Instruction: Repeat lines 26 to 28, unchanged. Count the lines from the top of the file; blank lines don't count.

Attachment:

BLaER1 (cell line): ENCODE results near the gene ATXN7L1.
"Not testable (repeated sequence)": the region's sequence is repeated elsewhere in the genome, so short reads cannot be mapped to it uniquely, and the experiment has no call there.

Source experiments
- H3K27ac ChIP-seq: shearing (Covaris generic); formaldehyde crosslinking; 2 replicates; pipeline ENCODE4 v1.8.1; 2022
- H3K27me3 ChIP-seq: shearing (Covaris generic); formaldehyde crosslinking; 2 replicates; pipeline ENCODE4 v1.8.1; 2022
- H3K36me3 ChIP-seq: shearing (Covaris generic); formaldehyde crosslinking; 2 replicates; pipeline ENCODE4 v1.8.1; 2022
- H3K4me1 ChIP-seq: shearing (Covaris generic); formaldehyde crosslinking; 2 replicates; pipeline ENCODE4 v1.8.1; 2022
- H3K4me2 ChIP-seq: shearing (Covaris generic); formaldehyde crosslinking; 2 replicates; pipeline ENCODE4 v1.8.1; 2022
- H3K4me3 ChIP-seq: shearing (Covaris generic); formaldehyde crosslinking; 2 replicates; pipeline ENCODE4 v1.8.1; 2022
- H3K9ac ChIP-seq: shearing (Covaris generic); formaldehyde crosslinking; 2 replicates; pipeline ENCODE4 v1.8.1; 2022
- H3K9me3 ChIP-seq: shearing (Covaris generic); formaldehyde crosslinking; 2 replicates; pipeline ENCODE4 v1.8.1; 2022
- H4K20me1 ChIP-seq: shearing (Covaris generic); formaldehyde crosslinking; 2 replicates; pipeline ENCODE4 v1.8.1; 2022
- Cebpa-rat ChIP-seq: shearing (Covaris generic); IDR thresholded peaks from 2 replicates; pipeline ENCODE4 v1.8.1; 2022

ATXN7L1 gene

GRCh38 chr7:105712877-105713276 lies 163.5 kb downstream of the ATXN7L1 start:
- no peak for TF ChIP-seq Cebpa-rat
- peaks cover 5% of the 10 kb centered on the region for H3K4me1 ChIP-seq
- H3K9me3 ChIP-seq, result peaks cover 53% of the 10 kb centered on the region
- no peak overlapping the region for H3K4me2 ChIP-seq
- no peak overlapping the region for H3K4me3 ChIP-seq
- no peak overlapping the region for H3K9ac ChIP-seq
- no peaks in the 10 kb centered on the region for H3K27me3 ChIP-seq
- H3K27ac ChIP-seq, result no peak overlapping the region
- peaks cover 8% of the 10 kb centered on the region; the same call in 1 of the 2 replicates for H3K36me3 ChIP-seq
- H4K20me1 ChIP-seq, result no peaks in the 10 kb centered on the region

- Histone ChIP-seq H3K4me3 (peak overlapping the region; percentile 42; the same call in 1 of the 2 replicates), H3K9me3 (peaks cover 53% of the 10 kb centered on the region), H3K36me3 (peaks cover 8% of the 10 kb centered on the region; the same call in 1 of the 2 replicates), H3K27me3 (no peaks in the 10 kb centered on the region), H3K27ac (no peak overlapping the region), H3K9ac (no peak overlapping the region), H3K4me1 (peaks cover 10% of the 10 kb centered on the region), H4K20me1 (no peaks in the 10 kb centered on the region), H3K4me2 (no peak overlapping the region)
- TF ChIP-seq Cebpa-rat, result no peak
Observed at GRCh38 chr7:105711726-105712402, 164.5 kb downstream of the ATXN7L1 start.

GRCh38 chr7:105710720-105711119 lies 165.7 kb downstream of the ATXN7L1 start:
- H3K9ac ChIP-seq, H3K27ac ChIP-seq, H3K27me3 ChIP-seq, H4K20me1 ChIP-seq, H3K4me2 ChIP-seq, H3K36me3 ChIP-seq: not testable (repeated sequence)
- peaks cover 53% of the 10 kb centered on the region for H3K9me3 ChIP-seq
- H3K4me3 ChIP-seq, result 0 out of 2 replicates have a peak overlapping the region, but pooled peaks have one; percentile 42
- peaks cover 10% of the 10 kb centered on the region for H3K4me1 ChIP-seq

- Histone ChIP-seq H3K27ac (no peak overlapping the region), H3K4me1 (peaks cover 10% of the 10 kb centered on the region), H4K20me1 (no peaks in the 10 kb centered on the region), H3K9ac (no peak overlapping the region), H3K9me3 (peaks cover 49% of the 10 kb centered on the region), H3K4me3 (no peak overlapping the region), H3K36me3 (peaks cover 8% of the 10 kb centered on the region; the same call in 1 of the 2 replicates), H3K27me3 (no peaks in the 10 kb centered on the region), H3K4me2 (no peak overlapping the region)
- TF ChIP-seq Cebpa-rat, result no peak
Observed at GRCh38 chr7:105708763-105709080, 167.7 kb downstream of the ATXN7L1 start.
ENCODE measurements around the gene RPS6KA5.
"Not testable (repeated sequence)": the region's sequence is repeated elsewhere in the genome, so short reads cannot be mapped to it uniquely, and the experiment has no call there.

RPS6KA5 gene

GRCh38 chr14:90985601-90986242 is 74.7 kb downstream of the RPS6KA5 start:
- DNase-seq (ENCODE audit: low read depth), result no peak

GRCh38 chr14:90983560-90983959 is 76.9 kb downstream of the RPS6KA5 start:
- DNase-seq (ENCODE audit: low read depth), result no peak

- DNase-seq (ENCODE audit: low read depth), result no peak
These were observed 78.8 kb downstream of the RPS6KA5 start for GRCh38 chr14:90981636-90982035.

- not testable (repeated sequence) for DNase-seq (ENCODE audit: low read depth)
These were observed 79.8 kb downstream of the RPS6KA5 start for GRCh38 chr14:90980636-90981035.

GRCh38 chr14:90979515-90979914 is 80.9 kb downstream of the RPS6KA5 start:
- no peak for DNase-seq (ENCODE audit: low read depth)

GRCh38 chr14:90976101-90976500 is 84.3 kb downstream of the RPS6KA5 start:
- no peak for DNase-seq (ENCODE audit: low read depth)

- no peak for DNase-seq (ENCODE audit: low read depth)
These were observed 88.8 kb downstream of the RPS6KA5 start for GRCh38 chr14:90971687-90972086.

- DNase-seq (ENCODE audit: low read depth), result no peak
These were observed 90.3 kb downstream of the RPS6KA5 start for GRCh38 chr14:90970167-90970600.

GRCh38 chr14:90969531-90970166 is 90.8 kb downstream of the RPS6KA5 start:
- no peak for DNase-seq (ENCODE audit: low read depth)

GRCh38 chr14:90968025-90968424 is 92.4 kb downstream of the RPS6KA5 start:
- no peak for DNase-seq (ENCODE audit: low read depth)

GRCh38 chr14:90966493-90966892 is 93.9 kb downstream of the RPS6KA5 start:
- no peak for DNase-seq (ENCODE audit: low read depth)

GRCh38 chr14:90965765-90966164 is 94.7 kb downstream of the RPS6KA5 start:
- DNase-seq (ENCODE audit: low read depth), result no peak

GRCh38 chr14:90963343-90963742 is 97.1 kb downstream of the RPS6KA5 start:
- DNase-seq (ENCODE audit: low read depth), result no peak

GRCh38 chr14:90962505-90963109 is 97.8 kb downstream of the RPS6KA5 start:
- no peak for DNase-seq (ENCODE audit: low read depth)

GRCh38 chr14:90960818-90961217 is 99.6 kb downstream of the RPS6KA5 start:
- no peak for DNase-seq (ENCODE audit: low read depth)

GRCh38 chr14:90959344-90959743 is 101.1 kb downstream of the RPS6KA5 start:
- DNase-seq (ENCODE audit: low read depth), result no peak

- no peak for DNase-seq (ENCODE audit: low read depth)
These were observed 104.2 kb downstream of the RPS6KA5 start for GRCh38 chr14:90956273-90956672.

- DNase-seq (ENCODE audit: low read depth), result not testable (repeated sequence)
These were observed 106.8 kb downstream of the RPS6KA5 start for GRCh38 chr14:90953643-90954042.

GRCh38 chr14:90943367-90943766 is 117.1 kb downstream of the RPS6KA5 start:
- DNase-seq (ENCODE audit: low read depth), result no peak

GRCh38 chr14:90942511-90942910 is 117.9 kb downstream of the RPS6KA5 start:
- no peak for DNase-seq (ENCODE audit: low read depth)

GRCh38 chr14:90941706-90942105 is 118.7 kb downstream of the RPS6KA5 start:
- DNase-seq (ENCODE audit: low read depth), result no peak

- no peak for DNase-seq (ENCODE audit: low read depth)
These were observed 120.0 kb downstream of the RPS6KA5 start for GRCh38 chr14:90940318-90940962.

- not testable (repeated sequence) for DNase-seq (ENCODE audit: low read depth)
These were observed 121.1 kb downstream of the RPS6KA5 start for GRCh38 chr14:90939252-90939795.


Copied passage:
- Histone ChIP-seq H3K4me3 (peak overlapping the region; percentile 42; the same call in 1 of the 2 replicates), H3K9me3 (peaks cover 53% of the 10 kb centered on the region), H3K36me3 (peaks cover 8% of the 10 kb centered on the region; the same call in 1 of the 2 replicates), H3K27me3 (no peaks in the 10 kb centered on the region), H3K27ac (no peak overlapping the region), H3K9ac (no peak overlapping the region), H3K4me1 (peaks cover 10% of the 10 kb centered on the region), H4K20me1 (no peaks in the 10 kb centered on the region), H3K4me2 (no peak overlapping the region)
- TF ChIP-seq Cebpa-rat, result no peak
Observed at GRCh38 chr7:105711726-105712402, 164.5 kb downstream of the ATXN7L1 start.